In just a few days, Christians all over the world will celebrate the 500th anniversary of what is known as the Protestant Reformation. On October 31, 1517, a German monk named Martin Luther nailed a list of concerns to the community bulletin board, which happened to be the door at the Castle Church in Wittenberg. These became known as the 95 Theses.
Luther’s goal wasn’t really to change the world. It was to begin an academic debate (academics love debates) about some theological ideas he had recently discovered. But his 95 Theses were quickly translated, copied, and distributed all over the world. They literally transformed the western world.
It’s difficult to overstate the impact of the Reformation. It didn’t just change churches; it was a religious idea that disrupted the political and civil structures of the world. It changed governments, economies, social systems, and education. It led to numerous wars including the Thirty Years War and Eighty Years War. Yet, it did have massive theological implications that shape the way you and I understand the Gospel and read the Bible.
The causes and outcomes of the Reformation defy a simple explanation, but I will be daring and try to oversimplify the theological component like this: the Protestant Reformation was a rediscovery of the Gospel itself which had been all but lost.
The Roman Catholic Church (which was the only church in town) had confused, hidden, and warped the teachings of the Scriptures beyond recognition. Since common people couldn’t read the Bible, they had to trust church leaders to tell them what it said. The problem is, the church leaders didn’t understand what it said! This along with corruption led to all sorts of gross abuses, the most famous of which was the selling of indulgences. It was claimed that indulgences, if purchased, could get your loved ones out of purgatory, a place of suffering between heaven and hell where Christians must go so that all their remaining sins could be paid for.
Martin Luther, a bookish monk, had been reading his Bible. And as he read Romans (my son’s namesake), he began to realize that God’s righteousness was not something that could be earned or bought from church officials but that it was a gift, freely given to all who have faith in Christ alone. Luther was one of the very, very few people who saw that you didn’t have to earn God’s forgiveness. It was a gift that was given.
Now I know that salvation by faith alone may not sound like a novel discovery to you. But that’s the point. You know this because the Reformation happened.
God used Martin Luther and other church leaders to turn the world upside down. One author, Steven Lawson, says, “The Protestant Reformation stands as the most far-reaching, world-changing display of God’s grace since the birth and early expansion of the church.”
The key outcome of the Reformation was the re-discovery of the doctrine of justification by faith: that man is made right with God not by works but through faith in Christ alone. On this truth the whole Gospel depends.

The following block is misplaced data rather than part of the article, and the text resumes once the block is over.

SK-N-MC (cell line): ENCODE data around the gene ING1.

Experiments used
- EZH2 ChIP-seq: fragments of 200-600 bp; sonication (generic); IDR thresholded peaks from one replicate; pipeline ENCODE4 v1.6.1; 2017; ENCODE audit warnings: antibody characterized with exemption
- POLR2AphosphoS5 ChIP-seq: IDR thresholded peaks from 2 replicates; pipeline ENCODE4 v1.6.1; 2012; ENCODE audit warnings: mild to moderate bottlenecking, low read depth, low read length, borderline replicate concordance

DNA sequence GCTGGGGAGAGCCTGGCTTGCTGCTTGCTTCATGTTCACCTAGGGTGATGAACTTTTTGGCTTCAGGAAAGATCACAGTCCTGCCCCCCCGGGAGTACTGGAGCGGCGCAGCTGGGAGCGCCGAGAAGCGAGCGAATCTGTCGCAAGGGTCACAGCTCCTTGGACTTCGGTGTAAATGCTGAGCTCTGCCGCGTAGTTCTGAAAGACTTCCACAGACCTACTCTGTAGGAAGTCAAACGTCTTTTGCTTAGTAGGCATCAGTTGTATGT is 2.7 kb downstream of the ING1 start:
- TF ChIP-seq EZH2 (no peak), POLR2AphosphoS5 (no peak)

There were other key Reformation doctrines, often known as the Five Solas. God’s Word is our highest authority (Sola Scriptura), and it teaches that salvation is a gift given by God because of his grace alone (Sola Gratia). This gift is received through faith alone (Sola Fide) in Jesus Christ (Sola Christus). Because of this great work, every bit of glory must always be given to the Triune God alone (Sola Deo Gloria).
You may not be very interested in or aware of church history, but we should be. The history of the church is the story of redemption. It’s the story of how God is gathering and sanctifying all the people he died for. And we are wrapped in that great story. Church history is the ongoing story of God’s grace.
In reflecting on the 500th anniversary of the Reformation, I can’t help but think of a passage I read in my devotions yesterday morning. I read about a child who was coming. He was coming to....
give knowledge of salvation to his people in the forgiveness of their sins, because of the tender mercy of our God, whereby the sunrise shall visit us from on high to give light to those who sit in darkness and in the shadow of death, to guide our feet into the way of peace.” (Luke 1:77-79)
Praise God for that son—Jesus!—who broke into our dark world to rescue us, a people sitting in the dark shadow of death, trying to earn our salvation through good works. But we should also praise God for those who came after him, telling that good news and bringing light to the nations. Somewhere during the Middle Ages that dark shadow of death seemingly returned and the hope of the Gospel seemed lost. But all that changed in the Protestant Reformation.
All of us who know Christ know him because someone told us about him. Perhaps a parent or a Sunday School teacher. And someone had to tell that person, and the person before, and the person before that. Somewhere down that line, some 500 years ago, stands Martin Luther and the reformers, proclaiming at great risk to their own lives the knowledge of salvation in the forgiveness of sins. Forgiveness that is not for sale but available as a free gift. Salvation is available for all who believe through faith, in Christ alone.
So this year, especially on October 31, pause to remember and thank God for the person who told you about Jesus, and then go tell someone about Jesus yourself.